Objective: The aim of the study was to compare the maternal and neonatal morbidity associated with elective cesarean sections with planned vaginal delivery.
Methods: A total of 178 women with elective cesarean section were compared with the next parity- and age-matched women presenting in spontaneous labor. Our analysis was restricted to a sample of low-risk obstetrical women. Maternal and neonatal outcomes were the main outcome variables of interest. Maternal morbidity outcome variables included wound infection, trauma, puerperal febrile morbidity and significant blood loss (>500 ml). Neonatal outcomes were captured by Apgar scores, cord pH as well as the occurrence of neonatal infections.
Results: A significantly higher rate of puerperal febrile morbidity (n = 46 vs. 14, p = 0.0001) and wound infections (n = 16 vs. 2, p = 0.0001) could be detected in the elective cesarean section group. Additionally, a significant blood loss > 500 ml was more than twice as frequent in the cesarean section group (n = 22 vs. 10, p = 0.03) with non-significant lower postpartum hemoglobin levels being observed (10.4 vs. 11.2 g/dL, p > 0.05). A significant increase for the use of iron supplementation (n = 146 vs. 122, p = 0.002), analgesics (n = 168 vs. 60, p = 0.0001) and antibiotics (n = 48 vs. 18, p = 0.0001) could be found in the puerperal period and hospital admission was prolonged in elective cesarean section (6.8 vs. 3.5 days, p = 0.0001). Additionally, problems in breastfeeding occurred more frequently in this group (n = 18 vs. 4, p = 0.002). Neonatal complications were generally low in both the groups with no significant differences being observed (p > 0.05).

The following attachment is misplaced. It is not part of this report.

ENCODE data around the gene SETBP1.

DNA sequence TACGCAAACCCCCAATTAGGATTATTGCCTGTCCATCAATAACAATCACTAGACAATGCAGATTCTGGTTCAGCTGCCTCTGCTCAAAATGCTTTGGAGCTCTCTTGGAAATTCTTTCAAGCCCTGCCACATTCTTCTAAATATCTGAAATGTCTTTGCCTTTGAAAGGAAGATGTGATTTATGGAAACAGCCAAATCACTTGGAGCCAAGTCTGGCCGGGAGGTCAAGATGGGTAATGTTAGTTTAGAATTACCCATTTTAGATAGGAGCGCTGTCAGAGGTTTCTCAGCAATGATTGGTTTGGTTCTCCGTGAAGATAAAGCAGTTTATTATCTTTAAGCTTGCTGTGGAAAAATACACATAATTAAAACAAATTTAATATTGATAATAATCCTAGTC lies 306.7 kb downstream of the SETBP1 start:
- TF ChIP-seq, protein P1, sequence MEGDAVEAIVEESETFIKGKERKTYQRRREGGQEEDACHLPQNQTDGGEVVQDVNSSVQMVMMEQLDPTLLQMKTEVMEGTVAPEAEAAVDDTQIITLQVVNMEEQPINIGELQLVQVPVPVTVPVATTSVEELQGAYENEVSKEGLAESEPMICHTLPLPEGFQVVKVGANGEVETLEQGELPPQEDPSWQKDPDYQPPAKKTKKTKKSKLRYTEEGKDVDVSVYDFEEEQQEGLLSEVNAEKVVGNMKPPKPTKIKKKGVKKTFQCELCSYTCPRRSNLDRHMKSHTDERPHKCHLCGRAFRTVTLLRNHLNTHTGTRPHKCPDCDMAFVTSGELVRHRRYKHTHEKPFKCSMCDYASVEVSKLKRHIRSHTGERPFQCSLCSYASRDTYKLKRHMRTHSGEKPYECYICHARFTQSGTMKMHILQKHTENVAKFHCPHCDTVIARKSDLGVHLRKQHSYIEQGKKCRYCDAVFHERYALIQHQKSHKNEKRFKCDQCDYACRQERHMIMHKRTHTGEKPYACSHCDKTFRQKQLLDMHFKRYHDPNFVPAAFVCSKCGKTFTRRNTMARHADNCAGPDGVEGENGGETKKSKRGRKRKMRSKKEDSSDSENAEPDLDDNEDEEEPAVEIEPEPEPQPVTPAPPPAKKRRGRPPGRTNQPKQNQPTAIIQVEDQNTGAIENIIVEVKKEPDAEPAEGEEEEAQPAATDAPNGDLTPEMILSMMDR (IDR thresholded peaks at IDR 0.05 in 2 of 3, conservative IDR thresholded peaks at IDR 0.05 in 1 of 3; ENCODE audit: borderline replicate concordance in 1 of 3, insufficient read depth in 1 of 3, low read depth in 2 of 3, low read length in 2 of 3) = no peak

Conclusion: The increased maternal morbidity in elective cesarean section included puerperal febrile morbidity, wound infections as well as breastfeeding problems in the postpartum period. Women should be sufficiently counseled regarding the increased risk of these complications.